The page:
H-1B visa: India to give ‘measured response’

Amiti Sen Surabhi New Delhi | Updated on January 27, 2018


Executive orders can’t bring about big changes; legislative changes would take time

India will refrain from a knee-jerk reaction to the proposed tightening of H-1B visa regime for skilled workers by the Donald Trump government in the US as drastic changes in the regime such as hiking the minimum salary requirement is possible only through Congressional approvals.

“What is causing all the furore at the moment is a draft executive order on H-1B visas floated by the Trump government. What we must not lose focus of is the fact that an executive order can only make small changes such as increasing scrutiny and other implementation related matters. The bigger changes such as raising the minimum wages limit for H-1B visas can be brought about through Congressional approval which could take months,” a Commerce Ministry official told BusinessLine.

IT industry shaken

The Indian IT industry operating in the US, including companies such as Infosys, TCS and Wipro, is shaken by the Trump regime’s hardened stance on the H-1B visa regime that could render them uncompetitive in the US market.

What is of most concern are two legislative bills — one which proposes doubling the minimum wage rate for such visas to $1,30,000 from the present $60,000 and the other which proposes disallowing companies with more than 50 employees, of which at least half are H-1B or L-1 holders, from hiring additional H-1B employees.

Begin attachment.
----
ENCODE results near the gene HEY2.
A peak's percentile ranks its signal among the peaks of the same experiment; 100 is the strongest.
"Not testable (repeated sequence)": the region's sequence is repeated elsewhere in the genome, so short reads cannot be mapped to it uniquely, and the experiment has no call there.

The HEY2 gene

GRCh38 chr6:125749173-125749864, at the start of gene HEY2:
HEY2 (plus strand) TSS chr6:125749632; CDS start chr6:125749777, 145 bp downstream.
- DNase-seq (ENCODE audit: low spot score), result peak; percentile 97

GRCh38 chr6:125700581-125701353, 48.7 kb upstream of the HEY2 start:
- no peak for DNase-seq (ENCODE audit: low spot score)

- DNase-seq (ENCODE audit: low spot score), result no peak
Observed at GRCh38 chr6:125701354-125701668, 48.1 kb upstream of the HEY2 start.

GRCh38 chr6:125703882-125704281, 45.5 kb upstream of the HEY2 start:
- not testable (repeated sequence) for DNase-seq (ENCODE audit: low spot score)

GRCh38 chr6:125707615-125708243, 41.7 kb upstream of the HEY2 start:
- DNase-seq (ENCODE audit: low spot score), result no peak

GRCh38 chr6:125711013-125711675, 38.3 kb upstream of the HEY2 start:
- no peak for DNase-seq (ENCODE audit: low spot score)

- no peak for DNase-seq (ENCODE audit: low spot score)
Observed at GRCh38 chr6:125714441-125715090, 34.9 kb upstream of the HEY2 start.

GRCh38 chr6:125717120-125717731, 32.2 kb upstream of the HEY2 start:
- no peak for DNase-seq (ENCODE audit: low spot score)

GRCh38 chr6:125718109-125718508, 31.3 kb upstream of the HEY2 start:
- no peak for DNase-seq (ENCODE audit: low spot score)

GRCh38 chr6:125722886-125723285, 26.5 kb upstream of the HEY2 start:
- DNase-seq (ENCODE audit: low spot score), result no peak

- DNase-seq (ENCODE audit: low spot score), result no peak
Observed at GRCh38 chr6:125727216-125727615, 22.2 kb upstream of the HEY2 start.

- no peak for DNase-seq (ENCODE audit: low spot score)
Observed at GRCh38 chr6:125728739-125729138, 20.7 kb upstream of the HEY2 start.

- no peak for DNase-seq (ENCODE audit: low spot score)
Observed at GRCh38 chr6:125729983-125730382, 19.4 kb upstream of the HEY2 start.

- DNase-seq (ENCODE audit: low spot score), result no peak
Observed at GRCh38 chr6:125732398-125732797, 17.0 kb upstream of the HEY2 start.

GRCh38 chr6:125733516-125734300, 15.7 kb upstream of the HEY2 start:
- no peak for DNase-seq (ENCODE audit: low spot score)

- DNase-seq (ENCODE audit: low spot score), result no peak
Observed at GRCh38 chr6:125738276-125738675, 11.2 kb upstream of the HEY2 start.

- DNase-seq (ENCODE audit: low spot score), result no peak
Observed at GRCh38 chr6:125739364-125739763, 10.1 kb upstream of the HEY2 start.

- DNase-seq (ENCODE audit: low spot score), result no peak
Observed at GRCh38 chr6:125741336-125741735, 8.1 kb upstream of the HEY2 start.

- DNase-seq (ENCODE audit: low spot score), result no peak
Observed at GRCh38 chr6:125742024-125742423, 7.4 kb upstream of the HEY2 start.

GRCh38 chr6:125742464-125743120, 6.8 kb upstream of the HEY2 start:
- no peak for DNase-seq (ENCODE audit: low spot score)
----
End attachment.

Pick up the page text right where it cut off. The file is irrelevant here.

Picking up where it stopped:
While the Indian government has registered its concern with the US government on the changes being considered in the visa regime through the Indian Embassy, the Commerce Ministry will wait for more clarity and also all necessary appointments to take place in the US before it fights on specifics.

“The appointment of the US Commerce Secretary has not been ratified by the Senate. In the US, both the first and second in command in Ministries, including Commerce, are political appointments. The appointments haven’t happened till now. We have to wait for the relevant people to be in position before reasoning and negotiating with them,” the official said.

Officials in the Finance Ministry also agree that India needs to first wait and watch what is happening before deciding on its course of action.

“There are no travel restrictions on India. On the visa issue, as of now, it is still early days. We have to see what happens,” said a senior official, adding that apart from Indian workers, even US companies will be impacted.

“Such restrictions on the work visa scheme could also have an impact on the US economy and companies,” he noted, adding that it has to be seen whether there is adequate skilled domestic manpower there and whether the companies can afford the higher wages.

Indian IT companies generate an estimated $65 billion worth of business in the US and tightening the leash on them could hurt large US companies such as GE, Boeing, and Cisco who do a lot of business with India.

(With inputs from Richa Mishra)

Published on February 05, 2017

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